Middle East Respiratory Syndrome (MERS) is in the news again, as the first U.S. case was diagnosed in Indiana on May 2 and health authorities in the Middle East reported an escalating number of lab-confirmed new cases. The dramatic spike in overseas cases during the final week of April 2014 is expected to continue through May. The CDC is following up on the Indiana case (reported to be a health care worker who has recently returned from Saudi Arabia), stating there is no cause for alarm. Since this emerging disease was first identified in 2012, it has caused over 100 deaths worldwide.
The latest research, published on April 19, 2014 in the journal mBio, lends support to previous suspicions that camels are a reservoir or a vector for the virus. Researchers recovered the virus that causes MERS from the nasal swabs of camels, and demonstrated that genetic sequences of it are indistinguishable from the virus found in humans.
What you should know about MERS
MERS is a respiratory illness that is caused by a coronavirus known as MERS-Cov. People who become ill develop severe, acute respiratory symptoms that include fever, coughing, and shortness of breath. Yet, others who are screened after contact with a MERS patient have tested positive for the virus but have not become ill at all.
While no cases have been identified in the United States, the ease of global travel today means MERS-Cov could surface here at any time. Based on the current information, the World Health Organization (WHO) is advising public health organizations around the globe to continue surveillance for severe acute respiratory infections (SARI) and to quickly identify any unusual patterns.
To date, confirmed cases of MERS have been reported in the following regions:
Middle East: Jordan, Kuwait, Oman, Qatar, Saudi Arabia.
Europe: France, Germany, Greece, Italy, United Kingdom.
Asia: Malaysia, the Phillipines.
North Africa: Tunisia
From an infection control standpoint, the exact routes of indirect or direct transmission are not known. Most of the cases (up to 75 percent, by one estimate) appear to be secondary cases – meaning these patients apparently acquired the virus from another person, without direct exposure to animals. A large number of these secondary cases have been health care workers who seem to have been infected at work; a smaller number have been inpatients who acquired the virus in the hospital. Human-to-human transmission does not seem to be sustained: there have been very few tertiary cases to date and no large family clusters. This could change if the virus evolves to become more transmissible.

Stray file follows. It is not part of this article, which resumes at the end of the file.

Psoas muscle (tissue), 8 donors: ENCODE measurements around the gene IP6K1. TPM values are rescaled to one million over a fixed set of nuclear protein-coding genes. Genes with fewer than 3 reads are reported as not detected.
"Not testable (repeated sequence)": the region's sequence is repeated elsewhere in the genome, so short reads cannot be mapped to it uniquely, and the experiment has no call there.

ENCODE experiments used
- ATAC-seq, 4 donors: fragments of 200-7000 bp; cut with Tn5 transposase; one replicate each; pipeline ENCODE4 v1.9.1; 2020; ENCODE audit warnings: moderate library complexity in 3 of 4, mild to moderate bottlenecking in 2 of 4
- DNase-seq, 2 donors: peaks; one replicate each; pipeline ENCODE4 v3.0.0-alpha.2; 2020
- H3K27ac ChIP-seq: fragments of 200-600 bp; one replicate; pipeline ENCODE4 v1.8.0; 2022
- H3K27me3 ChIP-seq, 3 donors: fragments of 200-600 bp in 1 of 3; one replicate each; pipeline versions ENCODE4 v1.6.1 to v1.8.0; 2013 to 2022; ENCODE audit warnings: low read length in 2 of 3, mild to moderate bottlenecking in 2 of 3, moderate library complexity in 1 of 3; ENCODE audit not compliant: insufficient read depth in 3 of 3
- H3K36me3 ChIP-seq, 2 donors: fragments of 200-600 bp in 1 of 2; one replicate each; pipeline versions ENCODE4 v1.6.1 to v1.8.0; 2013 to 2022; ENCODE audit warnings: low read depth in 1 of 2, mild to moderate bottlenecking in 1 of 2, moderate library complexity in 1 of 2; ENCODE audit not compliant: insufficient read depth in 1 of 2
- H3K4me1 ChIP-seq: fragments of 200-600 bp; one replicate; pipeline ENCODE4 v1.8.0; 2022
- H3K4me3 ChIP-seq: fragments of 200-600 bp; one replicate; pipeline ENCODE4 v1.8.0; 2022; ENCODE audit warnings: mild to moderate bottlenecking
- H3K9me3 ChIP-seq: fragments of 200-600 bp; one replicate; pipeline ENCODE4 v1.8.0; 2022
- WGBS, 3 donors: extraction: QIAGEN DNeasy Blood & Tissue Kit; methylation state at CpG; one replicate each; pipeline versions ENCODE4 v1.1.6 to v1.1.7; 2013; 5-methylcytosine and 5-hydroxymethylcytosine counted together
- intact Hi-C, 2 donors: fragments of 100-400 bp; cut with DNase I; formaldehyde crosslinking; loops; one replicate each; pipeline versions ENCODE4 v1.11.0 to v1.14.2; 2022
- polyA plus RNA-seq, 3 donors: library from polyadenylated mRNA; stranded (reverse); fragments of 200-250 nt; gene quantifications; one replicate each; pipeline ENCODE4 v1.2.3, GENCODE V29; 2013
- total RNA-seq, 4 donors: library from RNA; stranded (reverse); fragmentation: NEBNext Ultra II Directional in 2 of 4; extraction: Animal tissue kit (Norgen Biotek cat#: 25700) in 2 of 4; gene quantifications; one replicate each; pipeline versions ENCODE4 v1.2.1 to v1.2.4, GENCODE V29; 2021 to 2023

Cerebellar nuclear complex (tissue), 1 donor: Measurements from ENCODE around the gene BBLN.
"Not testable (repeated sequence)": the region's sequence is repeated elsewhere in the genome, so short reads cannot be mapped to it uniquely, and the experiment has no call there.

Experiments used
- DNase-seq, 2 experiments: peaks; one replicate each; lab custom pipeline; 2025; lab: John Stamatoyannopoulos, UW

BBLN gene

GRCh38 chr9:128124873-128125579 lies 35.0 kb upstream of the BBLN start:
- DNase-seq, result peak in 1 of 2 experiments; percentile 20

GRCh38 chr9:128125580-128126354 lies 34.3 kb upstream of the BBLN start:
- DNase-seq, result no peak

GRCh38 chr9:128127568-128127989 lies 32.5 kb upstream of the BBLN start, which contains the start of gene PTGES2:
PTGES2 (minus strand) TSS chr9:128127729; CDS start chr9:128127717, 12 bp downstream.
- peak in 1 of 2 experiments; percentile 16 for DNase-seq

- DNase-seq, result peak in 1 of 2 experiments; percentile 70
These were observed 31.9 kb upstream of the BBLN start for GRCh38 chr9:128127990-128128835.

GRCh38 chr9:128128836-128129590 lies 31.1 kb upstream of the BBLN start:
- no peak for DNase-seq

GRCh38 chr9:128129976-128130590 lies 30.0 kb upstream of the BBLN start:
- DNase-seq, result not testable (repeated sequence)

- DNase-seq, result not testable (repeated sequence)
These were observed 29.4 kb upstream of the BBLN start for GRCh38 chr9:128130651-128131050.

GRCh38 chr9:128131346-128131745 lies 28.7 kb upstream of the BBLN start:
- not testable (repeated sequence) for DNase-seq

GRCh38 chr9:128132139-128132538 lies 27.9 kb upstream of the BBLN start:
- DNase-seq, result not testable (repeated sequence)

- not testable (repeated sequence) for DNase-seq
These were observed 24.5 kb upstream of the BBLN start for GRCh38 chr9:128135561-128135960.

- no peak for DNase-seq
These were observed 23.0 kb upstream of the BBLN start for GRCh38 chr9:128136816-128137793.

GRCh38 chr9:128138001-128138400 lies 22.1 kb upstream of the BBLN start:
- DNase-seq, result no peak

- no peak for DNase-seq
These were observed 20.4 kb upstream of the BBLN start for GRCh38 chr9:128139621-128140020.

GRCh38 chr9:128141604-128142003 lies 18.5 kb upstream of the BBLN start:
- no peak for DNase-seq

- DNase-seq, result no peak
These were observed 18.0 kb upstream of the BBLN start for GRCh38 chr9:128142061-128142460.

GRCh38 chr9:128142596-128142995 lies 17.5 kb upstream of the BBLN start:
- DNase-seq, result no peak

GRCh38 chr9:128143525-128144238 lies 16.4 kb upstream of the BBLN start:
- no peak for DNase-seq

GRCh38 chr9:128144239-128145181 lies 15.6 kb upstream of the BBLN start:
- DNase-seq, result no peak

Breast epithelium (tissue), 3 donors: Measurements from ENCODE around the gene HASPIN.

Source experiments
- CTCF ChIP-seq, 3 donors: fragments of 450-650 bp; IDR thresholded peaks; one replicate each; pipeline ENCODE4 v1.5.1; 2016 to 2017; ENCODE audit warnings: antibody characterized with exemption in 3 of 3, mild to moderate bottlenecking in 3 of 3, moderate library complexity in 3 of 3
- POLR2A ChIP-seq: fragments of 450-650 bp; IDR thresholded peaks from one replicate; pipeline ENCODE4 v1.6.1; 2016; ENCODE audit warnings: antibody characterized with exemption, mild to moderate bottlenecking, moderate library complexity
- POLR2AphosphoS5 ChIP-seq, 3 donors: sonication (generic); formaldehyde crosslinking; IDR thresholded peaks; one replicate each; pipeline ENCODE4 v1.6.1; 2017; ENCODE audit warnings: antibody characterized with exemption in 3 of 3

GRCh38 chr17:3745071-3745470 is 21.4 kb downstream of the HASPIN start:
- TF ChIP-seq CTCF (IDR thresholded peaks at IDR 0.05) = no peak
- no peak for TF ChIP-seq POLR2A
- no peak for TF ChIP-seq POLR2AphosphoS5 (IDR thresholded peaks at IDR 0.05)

Current recommendations for travelers
While most cases have been in the Middle East, the CDC is not currently recommending that anyone change their travel plans because of MERS. Instead, travelers to the Arabian Peninsula are being advised to wash/sanitize hands frequently; avoid touching the eyes, nose, and mouth; limit contact with animals and animal products; and avoid people who are ill. Travelers should also seek medical care immediately if they develop respiratory symptoms while abroad or within two weeks of returning home (and should tell their physician about any Middle Eastern travel).
Current recommendations for health care providers
Because MERS is an evolving situation, no evidence-based practices have been identified as of yet. However, the CDC has issued interim guidelines and these can be found online.
Again, there have been no cases of MERS in the States, yet the CDC is urging doctors, nurses, and public health workers to remain vigilant and to watch for severe, acute respiratory infections. Contact precautions and testing for MERS-Cov is advised when a patient presents with a SARI, particularly if that person has recently returned from traveling in the Middle East. It’s wise to not only question patients about their own recent travel, but to find out if they’ve had close contact with anyone who has recently returned from travel to the Middle East.
According to the CDC, infection control professionals who find they are dealing with a hospitalized patient with a confirmed case of MERS can follow the same precautions that were used for cases of SARS: an airborne isolation room for the patient, along with standard contact precautions and droplet precautions for staff.
Clinicians should also be aware that it may not be possible to identify MERS patients early, because some present with mild symptoms or unusual symptoms (the CDC does not give details as to what these may be). This is a prime example of why clinicians should always use good hand hygiene and follow standard infection control procedures consistently, with all patients.
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